Brands often meet an untimely fate and die off as quickly as they entered the public eye. Others, however, refuse to die and take on a zombie-like, undead quality as they are kept alive through a dedicated following or sense of nostalgia. Some brands also pop up in other parts of the globe.
These zombie brands remain undead because of very special qualities. Each case is unique and the phenomenon is fascinating. Here are a few examples of zombie brands, and a look into why they’re still alive:
Although its last flight was over 20 years ago, luxury airline Pan American World Airways, or Pan Am, still lives on through nostalgia for the airline famous for polished stewardesses and a high level of customer service. As the principal international air carrier for the U.S. in the 20th century, Pan Am became a cultural icon by transporting the Beatles, kings, presidents, and Vietnamese orphans.
Despite going bankrupt and selling to Delta in 1991, the brand has managed to live on in other ways. On its 20-year anniversary in 2011, the company was resurrected for the TV series “Pan Am” on ABC. The series only lasted a year before being canceled, but it helped rekindle America’s affection for the brand. In 2013, a retail store opened in Miami, FL, called Pan Am & First Flight Out that houses both historical artifacts and new Pan Am branded items like bags, clothing, and collectibles.
There have been multiple attempts to bring back the airline—the most recent in 2014—showing this is a brand that will truly never die.
Midwesterners likely remember the popular Mexican chain Chi-Chi’s—especially for its killer salsa and fried ice cream. Founded in 1975 in Minneapolis by restaurateur Marno McDermott and former Green Bay Packer Max McGee, the chain exploded across the Midwest—mostly due to a lack of competition.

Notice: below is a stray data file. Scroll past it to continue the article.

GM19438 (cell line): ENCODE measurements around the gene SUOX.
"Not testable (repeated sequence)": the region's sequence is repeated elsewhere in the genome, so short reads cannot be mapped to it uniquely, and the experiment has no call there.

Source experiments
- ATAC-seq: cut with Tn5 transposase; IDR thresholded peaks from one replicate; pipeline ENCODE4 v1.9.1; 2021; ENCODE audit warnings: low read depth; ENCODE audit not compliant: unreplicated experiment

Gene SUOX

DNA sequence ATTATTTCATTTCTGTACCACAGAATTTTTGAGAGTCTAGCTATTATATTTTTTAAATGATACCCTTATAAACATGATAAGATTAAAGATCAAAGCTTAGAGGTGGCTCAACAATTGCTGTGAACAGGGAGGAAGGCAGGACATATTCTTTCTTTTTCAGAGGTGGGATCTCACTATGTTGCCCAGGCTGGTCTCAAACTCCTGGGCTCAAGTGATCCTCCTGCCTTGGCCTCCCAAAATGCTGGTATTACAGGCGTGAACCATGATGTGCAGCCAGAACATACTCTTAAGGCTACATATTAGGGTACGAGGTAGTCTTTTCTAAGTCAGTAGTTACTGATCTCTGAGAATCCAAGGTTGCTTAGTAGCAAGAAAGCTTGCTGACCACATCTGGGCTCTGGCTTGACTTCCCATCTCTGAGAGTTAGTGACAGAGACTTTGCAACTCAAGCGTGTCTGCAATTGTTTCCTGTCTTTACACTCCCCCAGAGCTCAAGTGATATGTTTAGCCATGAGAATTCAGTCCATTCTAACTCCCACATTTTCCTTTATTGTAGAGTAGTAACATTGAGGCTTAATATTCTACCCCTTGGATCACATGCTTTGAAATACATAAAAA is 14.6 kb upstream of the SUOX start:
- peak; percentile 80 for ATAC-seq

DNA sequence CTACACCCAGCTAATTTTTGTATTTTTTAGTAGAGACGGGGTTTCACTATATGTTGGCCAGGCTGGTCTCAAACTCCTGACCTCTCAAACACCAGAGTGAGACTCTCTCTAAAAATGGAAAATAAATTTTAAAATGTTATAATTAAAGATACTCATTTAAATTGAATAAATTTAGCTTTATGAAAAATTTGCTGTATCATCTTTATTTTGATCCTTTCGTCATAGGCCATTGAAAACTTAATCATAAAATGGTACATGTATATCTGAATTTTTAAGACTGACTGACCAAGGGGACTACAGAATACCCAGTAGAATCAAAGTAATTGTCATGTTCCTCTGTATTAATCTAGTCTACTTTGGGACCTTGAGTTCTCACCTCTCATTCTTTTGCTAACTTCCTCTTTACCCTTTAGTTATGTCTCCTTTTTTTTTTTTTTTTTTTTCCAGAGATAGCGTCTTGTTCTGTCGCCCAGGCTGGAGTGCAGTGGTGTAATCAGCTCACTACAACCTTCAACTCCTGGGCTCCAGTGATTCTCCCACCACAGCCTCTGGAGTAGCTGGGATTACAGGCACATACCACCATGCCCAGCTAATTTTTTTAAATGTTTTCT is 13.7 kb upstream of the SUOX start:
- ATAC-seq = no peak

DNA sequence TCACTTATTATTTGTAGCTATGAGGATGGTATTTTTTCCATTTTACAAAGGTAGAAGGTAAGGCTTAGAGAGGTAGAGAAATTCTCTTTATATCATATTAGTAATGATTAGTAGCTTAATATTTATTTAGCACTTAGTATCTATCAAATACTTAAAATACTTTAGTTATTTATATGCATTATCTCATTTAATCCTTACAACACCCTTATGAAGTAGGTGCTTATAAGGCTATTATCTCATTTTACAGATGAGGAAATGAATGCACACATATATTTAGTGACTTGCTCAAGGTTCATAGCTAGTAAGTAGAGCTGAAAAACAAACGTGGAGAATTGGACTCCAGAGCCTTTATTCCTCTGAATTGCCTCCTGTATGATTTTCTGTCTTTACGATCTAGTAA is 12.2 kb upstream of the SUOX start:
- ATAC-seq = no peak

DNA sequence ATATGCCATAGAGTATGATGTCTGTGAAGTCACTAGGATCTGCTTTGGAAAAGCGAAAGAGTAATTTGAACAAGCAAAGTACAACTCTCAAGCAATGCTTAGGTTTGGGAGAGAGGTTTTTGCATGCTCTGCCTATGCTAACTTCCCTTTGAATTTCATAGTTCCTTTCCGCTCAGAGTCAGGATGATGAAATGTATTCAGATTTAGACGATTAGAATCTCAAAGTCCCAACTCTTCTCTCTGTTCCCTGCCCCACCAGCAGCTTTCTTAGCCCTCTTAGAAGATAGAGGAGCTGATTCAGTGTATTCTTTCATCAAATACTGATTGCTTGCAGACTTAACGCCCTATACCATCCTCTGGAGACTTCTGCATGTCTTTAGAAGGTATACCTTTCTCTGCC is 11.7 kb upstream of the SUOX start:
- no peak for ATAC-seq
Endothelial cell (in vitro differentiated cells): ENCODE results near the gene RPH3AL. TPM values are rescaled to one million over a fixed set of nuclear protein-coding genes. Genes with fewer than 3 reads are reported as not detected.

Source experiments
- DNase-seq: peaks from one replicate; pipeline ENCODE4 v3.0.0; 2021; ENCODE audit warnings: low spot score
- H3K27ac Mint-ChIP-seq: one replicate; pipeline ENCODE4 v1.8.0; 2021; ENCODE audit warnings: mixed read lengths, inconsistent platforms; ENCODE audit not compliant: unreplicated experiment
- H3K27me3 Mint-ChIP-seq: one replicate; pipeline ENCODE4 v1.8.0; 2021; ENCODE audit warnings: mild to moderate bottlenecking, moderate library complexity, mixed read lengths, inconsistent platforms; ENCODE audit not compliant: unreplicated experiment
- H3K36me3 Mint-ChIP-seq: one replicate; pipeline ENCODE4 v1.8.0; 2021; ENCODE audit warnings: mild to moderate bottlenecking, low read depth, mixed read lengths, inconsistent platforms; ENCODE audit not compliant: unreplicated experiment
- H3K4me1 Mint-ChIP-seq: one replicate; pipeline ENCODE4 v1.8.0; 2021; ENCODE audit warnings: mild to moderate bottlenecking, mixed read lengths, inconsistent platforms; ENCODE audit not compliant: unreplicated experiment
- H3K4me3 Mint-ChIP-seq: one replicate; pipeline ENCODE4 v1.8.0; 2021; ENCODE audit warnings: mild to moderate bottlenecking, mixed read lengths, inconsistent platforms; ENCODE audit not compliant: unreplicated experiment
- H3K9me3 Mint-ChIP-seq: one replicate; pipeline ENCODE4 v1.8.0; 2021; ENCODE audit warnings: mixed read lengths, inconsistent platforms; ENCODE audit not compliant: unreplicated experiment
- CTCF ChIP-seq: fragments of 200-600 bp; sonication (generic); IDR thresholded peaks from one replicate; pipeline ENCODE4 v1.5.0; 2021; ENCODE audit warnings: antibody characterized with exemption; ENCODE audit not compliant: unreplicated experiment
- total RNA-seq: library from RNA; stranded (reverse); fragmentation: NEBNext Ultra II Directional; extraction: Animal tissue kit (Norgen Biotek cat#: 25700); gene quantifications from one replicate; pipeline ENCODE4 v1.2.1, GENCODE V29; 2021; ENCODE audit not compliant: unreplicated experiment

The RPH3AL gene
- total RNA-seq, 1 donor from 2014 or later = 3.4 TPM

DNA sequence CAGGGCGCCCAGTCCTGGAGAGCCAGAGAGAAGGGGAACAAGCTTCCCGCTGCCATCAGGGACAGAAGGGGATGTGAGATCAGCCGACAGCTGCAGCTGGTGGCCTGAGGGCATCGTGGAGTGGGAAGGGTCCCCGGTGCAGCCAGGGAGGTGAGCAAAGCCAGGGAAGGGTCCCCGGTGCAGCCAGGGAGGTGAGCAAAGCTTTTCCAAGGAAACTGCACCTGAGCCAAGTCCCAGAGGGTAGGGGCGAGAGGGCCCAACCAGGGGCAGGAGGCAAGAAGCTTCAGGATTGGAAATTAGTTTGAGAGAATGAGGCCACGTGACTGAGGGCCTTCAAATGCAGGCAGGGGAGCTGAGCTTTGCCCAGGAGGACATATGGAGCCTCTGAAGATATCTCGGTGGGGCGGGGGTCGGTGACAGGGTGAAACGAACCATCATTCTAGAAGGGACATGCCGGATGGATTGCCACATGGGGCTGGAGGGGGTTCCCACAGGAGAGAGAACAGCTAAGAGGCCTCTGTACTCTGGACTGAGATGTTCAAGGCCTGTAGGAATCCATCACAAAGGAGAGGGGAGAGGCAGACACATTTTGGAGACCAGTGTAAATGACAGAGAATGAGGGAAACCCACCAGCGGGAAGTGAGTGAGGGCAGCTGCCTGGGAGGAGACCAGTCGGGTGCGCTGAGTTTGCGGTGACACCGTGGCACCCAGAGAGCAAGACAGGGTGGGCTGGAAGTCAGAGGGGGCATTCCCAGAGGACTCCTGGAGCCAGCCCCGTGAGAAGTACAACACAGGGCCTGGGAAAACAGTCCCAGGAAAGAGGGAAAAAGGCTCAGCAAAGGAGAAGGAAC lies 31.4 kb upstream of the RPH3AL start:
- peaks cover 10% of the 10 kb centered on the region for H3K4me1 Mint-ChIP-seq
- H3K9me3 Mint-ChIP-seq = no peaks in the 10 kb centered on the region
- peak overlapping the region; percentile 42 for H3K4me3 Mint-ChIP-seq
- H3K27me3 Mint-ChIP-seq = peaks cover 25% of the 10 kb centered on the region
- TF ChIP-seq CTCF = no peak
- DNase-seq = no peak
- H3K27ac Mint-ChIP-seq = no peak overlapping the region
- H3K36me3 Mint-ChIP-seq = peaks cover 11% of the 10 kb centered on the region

As the brand transitioned in the 1990s, Chi-Chi’s ran into some hurdles. Expansion into markets in New York City, New England, and southern states were less than successful. Locations fell from 237 stores at its peak in 1986 to 144 by 2002. In 2003, the chain filed for bankruptcy and then was handed the kiss of death by experiencing the largest recorded outbreak of Hepatitis A in U.S. history. The virus, traced back to green onions from a Chi-Chi’s in the Pittsburgh area, killed four people and made 660 others sick.
The chain couldn’t recover as a restaurant within the U.S., but it still thrives overseas. There are Chi-Chi's locations still operating in Belgium, Luxembourg, and the United Arab Emirates. Although the chain is gone from U.S. soil, Chi-Chi’s continues to live on in a branded line of Mexican food products from Hormel—in particular the beloved salsa that was at least partially responsible for the chain’s initial success.
Digital file sharing service Napster was born in the glory days of the Internet in 1999—before the dot-com bubble burst. The peer-to-peer platform allowed for a free-flowing exchange of digital media—mostly music—between users that changed the course of how people consume media forever. Napster experienced explosive success until 2000, when it ran into legal trouble over users sharing copyrighted material for free. A lawsuit led by Lars Ulrich of popular metal band Metallica and hip hop artist and producer Dr. Dre eventually led to the shutdown of Napster in 2001.
Napster may have closed, but its impact on digital music couldn’t be squelched. People were used to consuming music in easy-to-access MP3s. Rather than let Napster rest in peace as a ruined brand, there were several attempts to resurrect the once-beloved company. German media giant Bertelsmann purchased Napster in 2002 for $8 million in the hopes that it could turn the file-sharing platform into a completely legal venture. Unfortunately, illegal shares continued on Napster, and Bertelsmann was slapped with a lawsuit of its own in 2004.
After that, Napster had several more companies attempt a revival of the brand. In 2008, Napster and its logos were acquired by Roxio, who then morphed its Pressplay into Napster 2.0. Napster was purchased by Best Buy in 2010 and then again by Rhapsody in 2011.
Despite playing an acquisition game of hot potato, Napster most recently was launched again in 2013 in Europe as a legitimate music subscription service that rivals the services it paved the way for: Spotify, iTunes, and Rdio. Napster resembles zombies not only in its refusal to die, but also in the way it has been a pop culture phenomenon.